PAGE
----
Lei Wulong – inspired by Jackie Chan.

Who better than to pit against Bruce Lee in a video game, but another Kung Fu prodigy, Jackie Chan?

Seeing as though Namco made their tribute to the former in the original Tekken, it was no surprise that when Tekken 2 was released in 1995, that they again made a tribute to another great martial arts legend.

Like Marshall Law did for Bruce Lee, Lei Wulong mimics Jackie Chan’s appearance, fighting style, and mannerisms. He was even given a similar storyline as a Hong Kong police detective, much like character Jackie Chan had played in Police Story.

Lei Wulong also shares the same sense of humor as Jackie Chan, as he is often used as a comic relief character in the Tekken series.


King – influenced by Tiger Mask.

Tiger Mask was a Japanese manga series written by Ikki Kajiwara and illustrated by Naoki Tsuji in the late 60’s. The Tiger Mask character had inspired a professional wrestling persona which had been used as a gimmick by various Japanese professional wrestlers.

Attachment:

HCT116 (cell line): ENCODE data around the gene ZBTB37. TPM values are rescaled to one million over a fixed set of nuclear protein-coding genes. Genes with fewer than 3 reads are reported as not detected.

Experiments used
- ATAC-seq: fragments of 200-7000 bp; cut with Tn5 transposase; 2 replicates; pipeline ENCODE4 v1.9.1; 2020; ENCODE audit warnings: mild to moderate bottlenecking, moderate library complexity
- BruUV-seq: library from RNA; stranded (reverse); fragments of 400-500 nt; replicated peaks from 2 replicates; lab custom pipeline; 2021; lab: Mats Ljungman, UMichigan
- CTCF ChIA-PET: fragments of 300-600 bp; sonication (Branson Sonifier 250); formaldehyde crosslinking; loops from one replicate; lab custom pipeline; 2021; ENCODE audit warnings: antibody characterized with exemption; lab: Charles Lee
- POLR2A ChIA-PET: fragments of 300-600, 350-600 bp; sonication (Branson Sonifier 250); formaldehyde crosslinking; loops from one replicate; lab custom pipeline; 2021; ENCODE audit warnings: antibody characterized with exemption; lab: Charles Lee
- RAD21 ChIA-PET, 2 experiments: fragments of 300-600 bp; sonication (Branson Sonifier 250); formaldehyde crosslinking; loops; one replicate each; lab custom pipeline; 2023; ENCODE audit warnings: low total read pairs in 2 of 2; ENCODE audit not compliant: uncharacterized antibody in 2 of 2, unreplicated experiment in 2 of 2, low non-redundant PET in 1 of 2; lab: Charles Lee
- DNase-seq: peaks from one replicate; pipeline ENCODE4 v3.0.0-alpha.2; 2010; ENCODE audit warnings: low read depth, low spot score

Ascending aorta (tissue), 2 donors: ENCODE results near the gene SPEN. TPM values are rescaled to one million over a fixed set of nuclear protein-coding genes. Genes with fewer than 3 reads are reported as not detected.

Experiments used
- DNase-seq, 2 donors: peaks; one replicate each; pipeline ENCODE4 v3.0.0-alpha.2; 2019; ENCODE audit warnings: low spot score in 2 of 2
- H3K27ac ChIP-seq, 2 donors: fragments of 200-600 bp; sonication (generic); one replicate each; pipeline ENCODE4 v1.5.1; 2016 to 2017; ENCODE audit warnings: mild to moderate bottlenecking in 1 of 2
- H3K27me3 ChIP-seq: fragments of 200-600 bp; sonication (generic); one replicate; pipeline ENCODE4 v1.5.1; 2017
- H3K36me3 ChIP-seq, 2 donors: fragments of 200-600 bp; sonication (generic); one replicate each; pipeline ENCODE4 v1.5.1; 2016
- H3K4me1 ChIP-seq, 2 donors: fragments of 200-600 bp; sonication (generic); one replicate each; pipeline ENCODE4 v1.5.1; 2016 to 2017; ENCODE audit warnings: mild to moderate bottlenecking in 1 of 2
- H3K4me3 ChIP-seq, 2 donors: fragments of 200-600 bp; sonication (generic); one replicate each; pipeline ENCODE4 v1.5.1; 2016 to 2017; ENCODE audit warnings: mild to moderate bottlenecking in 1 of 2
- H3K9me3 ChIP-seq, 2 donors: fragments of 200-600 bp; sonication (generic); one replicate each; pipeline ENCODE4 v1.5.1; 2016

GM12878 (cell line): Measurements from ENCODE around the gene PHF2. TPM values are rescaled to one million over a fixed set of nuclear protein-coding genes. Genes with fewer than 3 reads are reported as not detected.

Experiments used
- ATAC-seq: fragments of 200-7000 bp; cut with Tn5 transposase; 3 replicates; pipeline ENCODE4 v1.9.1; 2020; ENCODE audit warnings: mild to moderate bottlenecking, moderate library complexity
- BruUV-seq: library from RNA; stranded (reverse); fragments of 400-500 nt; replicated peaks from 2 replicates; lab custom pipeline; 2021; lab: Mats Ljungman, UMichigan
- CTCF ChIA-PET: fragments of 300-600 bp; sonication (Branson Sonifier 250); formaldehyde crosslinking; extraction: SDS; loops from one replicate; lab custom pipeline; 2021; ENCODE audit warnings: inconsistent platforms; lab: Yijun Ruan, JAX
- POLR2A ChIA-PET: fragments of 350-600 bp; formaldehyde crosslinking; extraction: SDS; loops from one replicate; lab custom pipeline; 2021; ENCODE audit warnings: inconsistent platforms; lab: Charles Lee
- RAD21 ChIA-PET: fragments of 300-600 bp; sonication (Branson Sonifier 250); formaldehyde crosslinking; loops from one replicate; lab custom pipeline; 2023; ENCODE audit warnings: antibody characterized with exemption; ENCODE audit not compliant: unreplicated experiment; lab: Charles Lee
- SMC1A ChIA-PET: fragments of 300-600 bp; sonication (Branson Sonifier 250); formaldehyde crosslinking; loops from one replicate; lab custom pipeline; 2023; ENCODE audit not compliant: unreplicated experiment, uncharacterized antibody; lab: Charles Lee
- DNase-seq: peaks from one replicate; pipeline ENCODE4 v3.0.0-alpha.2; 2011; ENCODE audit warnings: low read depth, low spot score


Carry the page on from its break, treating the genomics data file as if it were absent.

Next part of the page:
In case you haven’t already figured it out, Tiger Mask, the wrestler, wore a trademark mask in the guise of a Tiger.

Here we have the inspiration for Tekken’s premier wrestler and one of the most iconic characters in the series: King.

Though King wears a Jaguar mask, the fact that he is a wrestler makes the real life influences all the more apparent.

Also similar to his real life counterpart, the current King (featured throughout Tekken 3 to Tekken Tag Tournament 2) is not actually the original King, but the successor to a long line of wrestlers to pass down their mask and persona to an aspiring rookie (the original King having stepped down after the events of Tekken 2).

There are in fact 4 men who have dawned the Tiger Mask in the world of Japanese wrestling.

Also, the character Armor King, who wears a black jaguar mask, is most likely a nod to the Japanese wrestler Black Tiger, one of Tiger Mask’s most bitter rivals who wore a darker version of the namesake mask.

 


Bryan Fury – influenced by Roy Batty from Blade Runner.

If you’re not familiar with the movie Blade Runner, let’s just say that it featured Rutger Hauer in the role of the main villain, Roy Batty.

Though Batty didn’t have a defined fighting style for the developers to work off of, the appearance of Bryan fury, as well as many of his taunts and mannerisms are quite reminiscent of his.